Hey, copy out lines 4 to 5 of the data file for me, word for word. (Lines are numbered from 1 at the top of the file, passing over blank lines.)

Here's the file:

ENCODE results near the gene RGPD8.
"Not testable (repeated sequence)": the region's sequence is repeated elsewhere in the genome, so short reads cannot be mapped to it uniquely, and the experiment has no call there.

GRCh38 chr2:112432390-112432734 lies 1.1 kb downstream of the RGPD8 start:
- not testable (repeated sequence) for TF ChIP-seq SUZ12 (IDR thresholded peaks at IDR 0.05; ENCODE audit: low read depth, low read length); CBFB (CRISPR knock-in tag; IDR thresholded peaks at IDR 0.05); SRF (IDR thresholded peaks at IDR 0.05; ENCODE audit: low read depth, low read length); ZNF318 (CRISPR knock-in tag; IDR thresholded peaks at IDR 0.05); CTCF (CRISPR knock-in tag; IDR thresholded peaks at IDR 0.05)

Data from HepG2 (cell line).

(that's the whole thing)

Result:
- not testable (repeated sequence) for TF ChIP-seq SUZ12 (IDR thresholded peaks at IDR 0.05; ENCODE audit: low read depth, low read length); CBFB (CRISPR knock-in tag; IDR thresholded peaks at IDR 0.05); SRF (IDR thresholded peaks at IDR 0.05; ENCODE audit: low read depth, low read length); ZNF318 (CRISPR knock-in tag; IDR thresholded peaks at IDR 0.05); CTCF (CRISPR knock-in tag; IDR thresholded peaks at IDR 0.05)

Data from HepG2 (cell line).